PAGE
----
Through Adelphi's online degree programs, people like Justin Slionski are able to earn a degree on top of their already busy schedule.

For non-traditional student Justin Slionski ’18, 35, who is juggling a full-time job at ConEdison in Manhattan, a young family in Center Moriches and a two-hour commute, University College’s online program in emergency services administration has been key to his returning to school.

“I’m out of the house about 80 hours a week,” said Slionski, who in March 2016 became a father. “I don’t think I would have been able to do it any other way.”

Having earned an associates degree from Suffolk Community College in 2004, Slionski decided to return to school after getting a job at ConEd in late 2013. “The opportunity to grow within the company appealed to me and got me to go back to college,” he said.

His research of online colleges turned up Adelphi’s Emergency Services Administration program, an area relevant to his work at the electrical department, where he drives a truck and services power connections to buildings. Since enrolling in 2015, he has been diligently using his 80-minute train ride between Ronkonkoma and Manhattan – the longest leg of his commute – to study. “The time that would be wasted on the train I now use to get all my reading done so I can come home and finish my homework.”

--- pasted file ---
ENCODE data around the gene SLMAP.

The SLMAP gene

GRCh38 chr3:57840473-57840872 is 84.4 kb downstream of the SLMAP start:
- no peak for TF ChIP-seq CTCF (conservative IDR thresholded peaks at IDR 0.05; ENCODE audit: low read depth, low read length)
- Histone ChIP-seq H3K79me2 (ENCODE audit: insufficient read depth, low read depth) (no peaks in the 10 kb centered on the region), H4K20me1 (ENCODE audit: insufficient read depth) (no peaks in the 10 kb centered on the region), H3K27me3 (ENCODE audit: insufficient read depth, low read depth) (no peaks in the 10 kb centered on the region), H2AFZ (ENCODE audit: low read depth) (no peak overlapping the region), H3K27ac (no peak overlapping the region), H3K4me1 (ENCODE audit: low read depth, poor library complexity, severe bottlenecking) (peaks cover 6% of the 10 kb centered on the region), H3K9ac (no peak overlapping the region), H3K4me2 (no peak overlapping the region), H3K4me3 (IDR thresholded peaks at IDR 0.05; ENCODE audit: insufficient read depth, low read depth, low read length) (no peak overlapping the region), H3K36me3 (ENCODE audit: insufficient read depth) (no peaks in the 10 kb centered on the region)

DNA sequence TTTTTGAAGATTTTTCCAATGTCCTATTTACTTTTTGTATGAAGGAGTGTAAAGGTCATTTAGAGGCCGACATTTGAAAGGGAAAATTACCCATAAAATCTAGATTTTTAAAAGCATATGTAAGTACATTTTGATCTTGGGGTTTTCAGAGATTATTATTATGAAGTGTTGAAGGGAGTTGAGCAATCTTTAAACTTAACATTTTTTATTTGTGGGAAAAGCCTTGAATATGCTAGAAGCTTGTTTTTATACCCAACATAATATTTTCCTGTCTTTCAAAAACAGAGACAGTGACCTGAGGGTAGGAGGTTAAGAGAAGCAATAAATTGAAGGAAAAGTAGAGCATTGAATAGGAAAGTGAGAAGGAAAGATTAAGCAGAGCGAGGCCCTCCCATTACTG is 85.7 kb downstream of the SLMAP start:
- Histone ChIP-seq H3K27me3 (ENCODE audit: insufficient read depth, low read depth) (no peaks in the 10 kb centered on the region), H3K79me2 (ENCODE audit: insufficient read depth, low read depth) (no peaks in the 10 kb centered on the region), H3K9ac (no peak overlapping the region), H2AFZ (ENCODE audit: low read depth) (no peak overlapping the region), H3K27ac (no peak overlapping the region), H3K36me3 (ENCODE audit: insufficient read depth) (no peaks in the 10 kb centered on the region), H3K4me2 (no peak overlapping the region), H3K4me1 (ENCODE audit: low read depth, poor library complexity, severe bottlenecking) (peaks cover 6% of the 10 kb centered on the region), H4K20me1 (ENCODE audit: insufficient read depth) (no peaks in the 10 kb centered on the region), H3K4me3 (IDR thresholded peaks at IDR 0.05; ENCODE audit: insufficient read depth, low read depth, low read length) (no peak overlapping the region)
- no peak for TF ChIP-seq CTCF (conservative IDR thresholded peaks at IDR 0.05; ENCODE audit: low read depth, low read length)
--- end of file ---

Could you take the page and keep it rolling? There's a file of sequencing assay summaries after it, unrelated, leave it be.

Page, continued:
So far, Slionski’s efforts have paid off. “I have straight A’s as of right now—the first time in my entire life,” he said.

Slionski was born and raised in Smithtown, NY, and graduated from Smithtown High School in 1999. He took occasional classes at Suffolk Community College while running a landscaping business. But in 2003, his father died. “I promised him that I would finish at least my associate degree,” he said. He returned to school and graduated within one year. “Unfortunately, it took something like that to reassess everything,” he said.

In 2005, Slionski accepted an offer to manage a franchise of the trash removal service 1-800-Got-Junk?. Seven years later, while on leave due to a broken hand, he reevaluated his career. “I was making decent money,” he said, but lacked “future stuff” such as retirement benefits. By then he had a steady girlfriend, Lauren, now his wife. “I was thinking about a future with my wife, starting a family and owning a house.”

Looking to the future led him to accept a job offer from ConEd and take advantage of the benefits they offered. He and Lauren are now married and have a baby girl and Slionski is looking at the certification programs University College offers, and the tuition reimbursement he gets through ConEd, and at a better future for his family.

“ConEd offered benefits that I never had before,” he said. “I want to give my daughter everything that I didn’t have,” he said.

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